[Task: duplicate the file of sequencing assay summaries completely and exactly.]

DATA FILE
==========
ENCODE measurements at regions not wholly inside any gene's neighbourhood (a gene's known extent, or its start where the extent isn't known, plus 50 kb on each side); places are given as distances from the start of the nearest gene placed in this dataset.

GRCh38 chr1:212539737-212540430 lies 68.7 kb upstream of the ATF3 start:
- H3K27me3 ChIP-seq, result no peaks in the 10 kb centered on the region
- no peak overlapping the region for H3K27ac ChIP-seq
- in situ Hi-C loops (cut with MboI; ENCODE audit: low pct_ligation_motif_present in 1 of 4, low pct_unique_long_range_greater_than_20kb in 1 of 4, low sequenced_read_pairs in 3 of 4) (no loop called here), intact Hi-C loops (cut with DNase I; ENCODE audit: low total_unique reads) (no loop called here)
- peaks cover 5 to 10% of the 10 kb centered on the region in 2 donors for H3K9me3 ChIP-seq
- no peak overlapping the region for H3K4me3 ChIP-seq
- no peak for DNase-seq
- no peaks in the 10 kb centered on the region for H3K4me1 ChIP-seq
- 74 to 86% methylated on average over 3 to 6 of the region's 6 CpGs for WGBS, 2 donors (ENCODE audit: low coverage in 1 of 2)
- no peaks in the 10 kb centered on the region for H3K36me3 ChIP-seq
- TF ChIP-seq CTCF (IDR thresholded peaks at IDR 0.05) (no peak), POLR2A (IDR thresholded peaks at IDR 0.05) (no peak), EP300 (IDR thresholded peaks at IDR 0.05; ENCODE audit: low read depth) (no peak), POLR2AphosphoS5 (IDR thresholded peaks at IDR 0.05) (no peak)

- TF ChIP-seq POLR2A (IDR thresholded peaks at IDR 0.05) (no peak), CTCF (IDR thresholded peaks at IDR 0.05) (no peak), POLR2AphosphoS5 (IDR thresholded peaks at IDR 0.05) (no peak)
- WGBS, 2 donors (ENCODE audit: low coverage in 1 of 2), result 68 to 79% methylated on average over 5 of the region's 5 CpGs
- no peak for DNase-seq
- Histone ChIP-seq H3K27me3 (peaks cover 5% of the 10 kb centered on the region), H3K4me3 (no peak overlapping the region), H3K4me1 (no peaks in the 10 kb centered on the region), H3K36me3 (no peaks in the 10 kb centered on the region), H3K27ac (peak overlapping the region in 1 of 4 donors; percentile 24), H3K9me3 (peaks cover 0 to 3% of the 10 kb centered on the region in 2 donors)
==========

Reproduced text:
ENCODE measurements at regions not wholly inside any gene's neighbourhood (a gene's known extent, or its start where the extent isn't known, plus 50 kb on each side); places are given as distances from the start of the nearest gene placed in this dataset.

GRCh38 chr1:212539737-212540430 lies 68.7 kb upstream of the ATF3 start:
- H3K27me3 ChIP-seq, result no peaks in the 10 kb centered on the region
- no peak overlapping the region for H3K27ac ChIP-seq
- in situ Hi-C loops (cut with MboI; ENCODE audit: low pct_ligation_motif_present in 1 of 4, low pct_unique_long_range_greater_than_20kb in 1 of 4, low sequenced_read_pairs in 3 of 4) (no loop called here), intact Hi-C loops (cut with DNase I; ENCODE audit: low total_unique reads) (no loop called here)
- peaks cover 5 to 10% of the 10 kb centered on the region in 2 donors for H3K9me3 ChIP-seq
- no peak overlapping the region for H3K4me3 ChIP-seq
- no peak for DNase-seq
- no peaks in the 10 kb centered on the region for H3K4me1 ChIP-seq
- 74 to 86% methylated on average over 3 to 6 of the region's 6 CpGs for WGBS, 2 donors (ENCODE audit: low coverage in 1 of 2)
- no peaks in the 10 kb centered on the region for H3K36me3 ChIP-seq
- TF ChIP-seq CTCF (IDR thresholded peaks at IDR 0.05) (no peak), POLR2A (IDR thresholded peaks at IDR 0.05) (no peak), EP300 (IDR thresholded peaks at IDR 0.05; ENCODE audit: low read depth) (no peak), POLR2AphosphoS5 (IDR thresholded peaks at IDR 0.05) (no peak)

- TF ChIP-seq POLR2A (IDR thresholded peaks at IDR 0.05) (no peak), CTCF (IDR thresholded peaks at IDR 0.05) (no peak), POLR2AphosphoS5 (IDR thresholded peaks at IDR 0.05) (no peak)
- WGBS, 2 donors (ENCODE audit: low coverage in 1 of 2), result 68 to 79% methylated on average over 5 of the region's 5 CpGs
- no peak for DNase-seq
- Histone ChIP-seq H3K27me3 (peaks cover 5% of the 10 kb centered on the region), H3K4me3 (no peak overlapping the region), H3K4me1 (no peaks in the 10 kb centered on the region), H3K36me3 (no peaks in the 10 kb centered on the region), H3K27ac (peak overlapping the region in 1 of 4 donors; percentile 24), H3K9me3 (peaks cover 0 to 3% of the 10 kb centered on the region in 2 donors)